Speaking for world's youth Ambassador: Katrina Scott made her first trip abroad more than memorable as part of the U.S. delegation to a conference in Portugal.

August 29, 1998|By Jamie Stiehm | Jamie Stiehm,SUN STAFF

When teachers and friends ask high school senior Katrina Scott what she did this summer, she will have an answer far more exotic than most others: She was the country's youth ambassador to a global conference in Portugal on young people.

In Lisbon, the 17-year-old Baltimore City College high school student attended a United Nations conference held by the Portuguese government, accompanying Health and Human Services Secretary Donna E. Shalala to meetings and visiting this century's last world's fair.

"She was terrific as part of the team," said Shalala. "It was my idea to bring a young person. I told the president, and he thought it was a great idea."

Shalala said bringing a Baltimore high school girl -- Katrina was the youngest member of the United States delegation -- sent a message to the world: "Young women ought to have the same opportunities as young men." In her speech to the 100-nation conference, Shalala cited Katrina personally: "We want every young person, wherever they may live on this earth, to be as active and determined as Katrina."

"It was almost overwhelming," Katrina said of her experience representing the country.

In her journal about her first trip abroad, Katrina recorded her initial impression of Shalala: "She seems to be a very energetic person." She and other delegates were treated like "kings and queens" and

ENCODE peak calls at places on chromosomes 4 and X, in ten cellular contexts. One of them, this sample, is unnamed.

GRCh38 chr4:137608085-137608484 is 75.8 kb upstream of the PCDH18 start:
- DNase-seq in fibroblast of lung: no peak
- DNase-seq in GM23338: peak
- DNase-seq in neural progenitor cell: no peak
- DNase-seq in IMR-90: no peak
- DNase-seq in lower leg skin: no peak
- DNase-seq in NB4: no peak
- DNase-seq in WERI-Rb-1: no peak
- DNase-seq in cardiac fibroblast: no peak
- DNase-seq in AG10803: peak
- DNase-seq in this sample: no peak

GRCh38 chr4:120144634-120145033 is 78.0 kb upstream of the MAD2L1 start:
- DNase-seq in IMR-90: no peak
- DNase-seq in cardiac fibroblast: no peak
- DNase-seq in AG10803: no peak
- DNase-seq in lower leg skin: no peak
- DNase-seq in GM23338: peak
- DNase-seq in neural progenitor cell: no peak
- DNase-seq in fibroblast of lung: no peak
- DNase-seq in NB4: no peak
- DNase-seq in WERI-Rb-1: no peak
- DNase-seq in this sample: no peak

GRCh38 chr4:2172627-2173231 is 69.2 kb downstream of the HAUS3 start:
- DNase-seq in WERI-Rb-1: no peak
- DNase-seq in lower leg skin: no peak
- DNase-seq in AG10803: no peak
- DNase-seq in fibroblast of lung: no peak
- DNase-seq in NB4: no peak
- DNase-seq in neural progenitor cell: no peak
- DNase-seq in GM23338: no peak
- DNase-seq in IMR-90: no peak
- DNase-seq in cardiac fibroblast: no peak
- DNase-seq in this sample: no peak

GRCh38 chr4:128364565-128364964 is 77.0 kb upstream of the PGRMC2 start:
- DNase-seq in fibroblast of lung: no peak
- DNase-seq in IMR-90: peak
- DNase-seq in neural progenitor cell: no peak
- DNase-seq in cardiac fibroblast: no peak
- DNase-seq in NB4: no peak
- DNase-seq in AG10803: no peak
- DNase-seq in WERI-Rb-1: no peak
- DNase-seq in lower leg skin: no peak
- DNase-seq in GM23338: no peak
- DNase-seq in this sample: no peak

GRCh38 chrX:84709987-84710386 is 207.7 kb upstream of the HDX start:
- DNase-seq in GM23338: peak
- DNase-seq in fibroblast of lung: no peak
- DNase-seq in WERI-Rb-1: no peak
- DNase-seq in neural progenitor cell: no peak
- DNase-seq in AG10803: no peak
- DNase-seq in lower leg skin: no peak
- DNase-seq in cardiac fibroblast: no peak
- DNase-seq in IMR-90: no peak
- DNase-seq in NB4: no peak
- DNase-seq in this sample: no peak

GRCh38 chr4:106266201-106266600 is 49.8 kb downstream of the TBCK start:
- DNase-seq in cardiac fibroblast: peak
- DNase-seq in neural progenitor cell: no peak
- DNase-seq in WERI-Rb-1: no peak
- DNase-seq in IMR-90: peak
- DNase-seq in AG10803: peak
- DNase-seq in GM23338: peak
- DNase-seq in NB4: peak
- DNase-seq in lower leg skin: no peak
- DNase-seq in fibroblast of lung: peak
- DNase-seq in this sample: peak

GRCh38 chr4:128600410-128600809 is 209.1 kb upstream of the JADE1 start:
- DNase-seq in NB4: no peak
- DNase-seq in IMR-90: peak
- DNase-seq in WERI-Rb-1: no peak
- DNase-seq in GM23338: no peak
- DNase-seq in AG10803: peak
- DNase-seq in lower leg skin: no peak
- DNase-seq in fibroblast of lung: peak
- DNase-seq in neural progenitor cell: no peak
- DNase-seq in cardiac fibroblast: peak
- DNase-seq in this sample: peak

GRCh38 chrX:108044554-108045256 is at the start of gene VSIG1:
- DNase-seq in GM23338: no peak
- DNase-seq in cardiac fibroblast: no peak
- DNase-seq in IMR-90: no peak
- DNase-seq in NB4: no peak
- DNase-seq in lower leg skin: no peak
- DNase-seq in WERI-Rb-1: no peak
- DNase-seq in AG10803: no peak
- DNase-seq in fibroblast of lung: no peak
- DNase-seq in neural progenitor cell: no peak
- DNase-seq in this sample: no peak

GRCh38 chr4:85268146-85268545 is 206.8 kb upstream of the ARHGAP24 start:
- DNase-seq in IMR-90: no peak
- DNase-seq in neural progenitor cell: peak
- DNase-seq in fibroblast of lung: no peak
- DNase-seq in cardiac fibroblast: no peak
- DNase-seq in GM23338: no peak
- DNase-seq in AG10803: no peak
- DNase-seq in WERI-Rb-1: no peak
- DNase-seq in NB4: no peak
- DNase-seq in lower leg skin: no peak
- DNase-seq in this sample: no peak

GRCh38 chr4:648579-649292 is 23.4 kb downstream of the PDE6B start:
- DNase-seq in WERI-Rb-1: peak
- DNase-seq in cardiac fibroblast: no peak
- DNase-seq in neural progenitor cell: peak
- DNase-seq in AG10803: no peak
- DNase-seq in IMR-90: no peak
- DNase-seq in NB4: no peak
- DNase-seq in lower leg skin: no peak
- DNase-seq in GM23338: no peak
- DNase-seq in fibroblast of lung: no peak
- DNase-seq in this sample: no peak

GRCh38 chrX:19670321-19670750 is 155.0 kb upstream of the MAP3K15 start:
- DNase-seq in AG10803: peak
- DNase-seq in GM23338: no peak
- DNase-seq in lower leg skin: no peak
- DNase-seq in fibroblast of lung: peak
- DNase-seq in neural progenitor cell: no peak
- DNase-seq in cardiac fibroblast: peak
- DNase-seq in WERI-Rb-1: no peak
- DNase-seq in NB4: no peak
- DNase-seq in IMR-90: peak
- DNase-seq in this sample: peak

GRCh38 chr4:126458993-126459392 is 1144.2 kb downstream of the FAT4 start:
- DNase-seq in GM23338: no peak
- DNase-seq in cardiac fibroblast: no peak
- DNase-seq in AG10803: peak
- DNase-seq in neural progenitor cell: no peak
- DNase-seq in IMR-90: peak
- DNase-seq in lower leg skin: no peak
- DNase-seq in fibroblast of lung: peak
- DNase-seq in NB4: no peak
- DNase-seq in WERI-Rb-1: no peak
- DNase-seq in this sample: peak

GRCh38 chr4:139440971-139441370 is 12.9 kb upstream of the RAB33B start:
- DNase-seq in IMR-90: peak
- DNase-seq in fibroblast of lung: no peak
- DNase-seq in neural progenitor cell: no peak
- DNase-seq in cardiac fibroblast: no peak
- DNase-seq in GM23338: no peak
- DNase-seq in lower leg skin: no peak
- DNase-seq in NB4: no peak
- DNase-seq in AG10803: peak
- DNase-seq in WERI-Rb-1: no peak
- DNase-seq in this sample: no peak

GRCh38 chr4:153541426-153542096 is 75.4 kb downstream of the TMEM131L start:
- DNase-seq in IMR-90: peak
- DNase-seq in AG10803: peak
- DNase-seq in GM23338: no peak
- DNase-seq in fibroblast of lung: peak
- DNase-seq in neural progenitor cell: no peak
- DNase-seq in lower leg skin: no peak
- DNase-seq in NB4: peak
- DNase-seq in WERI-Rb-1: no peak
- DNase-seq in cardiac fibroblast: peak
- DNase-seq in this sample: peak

shown around Lisbon by U.S. Embassy staff, she recalled in an interview after her return.

Katrina was among a handful of youth delegates at the conference from Aug. 6 to 12. She was chosen to represent the United States by Douglas W. Nelson, who also made the trip. Nelson is president of the nonprofit Annie E. Casey Foundation, the nation's largest philanthropy dedicated to disadvantaged children.

Nelson said Shalala had asked him to find a young leader in Baltimore, and the Safe and Sound Campaign, which mobilizes support for city youth, found him "someone so good we can't resist nominating her" -- Katrina Scott.

A youth organizer for the program, the Baltimore teen-ager said her mother, family and friends were thrilled at her opportunity to travel overseas: "Everybody wanted to go to Lisbon and ride in back of the plane or be packed in my suitcase."

In a session at the conference, Nelson said, Katrina spoke on the importance of having young people participate more fully and visibly in the discussions. "It took courage to give voice to that," he said.

Hearing speeches by prime ministers taught Katrina that, as she put it, "the condition of young people has become an international issue." Socializing at evening events showed her how curious others are about American clothes, music, movie images and the White House sex scandal.

"They could not believe what a big deal it [the scandal] is," she said. After viewing exhibits on war-ravaged Croatia and Lebanon, she returned with a sense of gratitude that she lives in a country at relative peace.

She also learned a lesson about politics on the world stage: "There was more conflict over which words to use rather than the substance of the paragraph" in drafting the U.N. Declaration on Youth, which was one of the conference's chief aims.

At the world's fair, Katrina said she came away with a sense of how far you can go and still feel the ties of home: "We saw the Pride of Baltimore exhibit, which scared me, because I thought I had already left Baltimore, but it was still there."

Pub Date: 8/29/98

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